Hubby’s big christmas pressie was a MavicPro drone. He ordered one ages ago (before we came away travelling). He got horribly caught in the pre-order delays so sadly cancelled as no-one could tell him when his might actually arrive and then he found one through his geek forums. So happy!
He hasn’t been able to fly it as much as he hoped recently due to the winds, but he’s had a few little trips out and about. We had a Phantom drone previously but this ones just so amazing. It’s so teeny and easy to take out and about (the same was not true of the Phantom!) and easy to use. The kid loves to launch and land it as it has an auto launch and land button (literally!!)
There isn’t much snow in the Isle of Man. And by that I mean it very very rarely snows. And when it does its fleeting and up high. So last week we felt especially lucky to head out walking early in the morning to see Snaefell under a cloud with a white dusting. All plans for a glen walk went out the window and off we headed up the mountain road (past the ice warnings, lamenting the fact we are driving a mini not a 4×4)
We got to the top of the road and parked up on an icy carpark which was melting fast. The sun was coming out fleetingly through thick clouds and the temperate while still biting with the wind, was warming up. Which honestly was good as I hadn’t packed for snow. And certainly not snow on the top of a mountain.
Snaefell is a mountain. But not by a lot; 37 feet to be exact. But its still a mountain and the kid was absolutely determined this was going to be her first snow capped mountain climb. Gumboots, wooly hat, a solo glove and her lighter Therm jacket (we wished we had their new season ski jacket with us as it is super padded) kept her warm enough with the exertion of climbing. The kid powered up, even the steep slippery section right below the summit didn’t phase her. At the top the clouds parted momentarily and the views were amazing.
After climbing up the east side we decided to walk back around the west facing back of the slope; along the rail-line that runs in the summer months. The sun hadn’t reached the back so it was lovely and not melting yet. By the time we got back round to the car the snow and ice in the car park was gone. The sunny eastern side of the hill was running with water and nothing more than slush.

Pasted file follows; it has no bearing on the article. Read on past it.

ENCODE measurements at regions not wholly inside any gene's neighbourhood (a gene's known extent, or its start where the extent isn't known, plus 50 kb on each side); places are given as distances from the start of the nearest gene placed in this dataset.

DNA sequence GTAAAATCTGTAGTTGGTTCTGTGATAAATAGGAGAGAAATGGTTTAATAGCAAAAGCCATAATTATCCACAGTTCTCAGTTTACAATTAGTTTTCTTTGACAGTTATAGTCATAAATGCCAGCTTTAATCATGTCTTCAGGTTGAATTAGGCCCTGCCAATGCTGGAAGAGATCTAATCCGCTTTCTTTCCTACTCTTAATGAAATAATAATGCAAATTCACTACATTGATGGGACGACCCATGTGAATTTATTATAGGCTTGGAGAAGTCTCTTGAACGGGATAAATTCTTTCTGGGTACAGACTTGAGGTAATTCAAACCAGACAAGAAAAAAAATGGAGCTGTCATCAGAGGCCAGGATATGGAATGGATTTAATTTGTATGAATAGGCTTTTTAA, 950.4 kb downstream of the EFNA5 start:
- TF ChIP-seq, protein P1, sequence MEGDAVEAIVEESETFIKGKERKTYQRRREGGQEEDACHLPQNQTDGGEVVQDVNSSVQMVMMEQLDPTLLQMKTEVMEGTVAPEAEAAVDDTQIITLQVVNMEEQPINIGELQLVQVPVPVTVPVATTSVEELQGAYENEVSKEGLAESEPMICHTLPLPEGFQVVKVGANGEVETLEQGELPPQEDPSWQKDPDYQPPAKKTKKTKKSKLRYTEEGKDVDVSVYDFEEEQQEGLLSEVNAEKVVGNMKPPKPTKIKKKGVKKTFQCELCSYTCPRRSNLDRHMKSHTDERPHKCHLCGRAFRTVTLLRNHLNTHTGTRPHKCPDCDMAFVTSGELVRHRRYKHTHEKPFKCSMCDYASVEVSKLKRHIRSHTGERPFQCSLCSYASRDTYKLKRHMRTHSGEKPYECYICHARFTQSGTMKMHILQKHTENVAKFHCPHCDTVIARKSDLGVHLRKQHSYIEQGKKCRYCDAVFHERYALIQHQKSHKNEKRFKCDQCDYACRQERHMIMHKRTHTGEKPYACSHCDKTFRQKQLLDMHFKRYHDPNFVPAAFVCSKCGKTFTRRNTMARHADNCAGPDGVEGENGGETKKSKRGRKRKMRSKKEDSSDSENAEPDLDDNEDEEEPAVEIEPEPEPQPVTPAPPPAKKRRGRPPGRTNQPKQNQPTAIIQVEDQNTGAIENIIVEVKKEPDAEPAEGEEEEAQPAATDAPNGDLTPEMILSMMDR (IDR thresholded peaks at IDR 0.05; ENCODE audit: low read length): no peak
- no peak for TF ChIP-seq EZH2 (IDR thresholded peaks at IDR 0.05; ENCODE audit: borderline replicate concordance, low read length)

The kid has ticked off ‘climbed her first snow capped mountain’ off her to do list and we got to see some of the most amazing views. A great day and one that made dragging ourselves up and out fairly early and in the cold totally and definitely worth it.
After so much illness over the new year, a nasty virus causing a persistent cough for hubby (a cough when you already have headaches is basically torture), chicken pox for me and then the kid. It was a relief to finally all feel well enough to get out and about and do a little exploring of the island that we are visiting.
We are on the Isle of Man – we have family here and its a great place to explore and adventure from. We reached dead end with the specialists in New Zealand (thankfully after ruling out a tumour or a bleed) for hubbys headaches so have found a neurologist at a specialist clinic on the mainland who is helping get to the root of and treat, the headaches that plagued him. Not occasional headaches that flare twice a week – but constant, unrelenting pain 24 hours a day, 7 days a week.
While we are here we are embracing island life, walking in glens and climbing mountains. Also wearing our rain gear to the max – the climate here is best described as damp and we refuse to be kept indoors by a little bit of rain or fog.
My goal is to get my camera out of its bag and start getting back into taking pictures and blogging our adventures again. I have missed this space over the past weeks and as we are more settled it feels like time to dust off Lightroom and get back into it.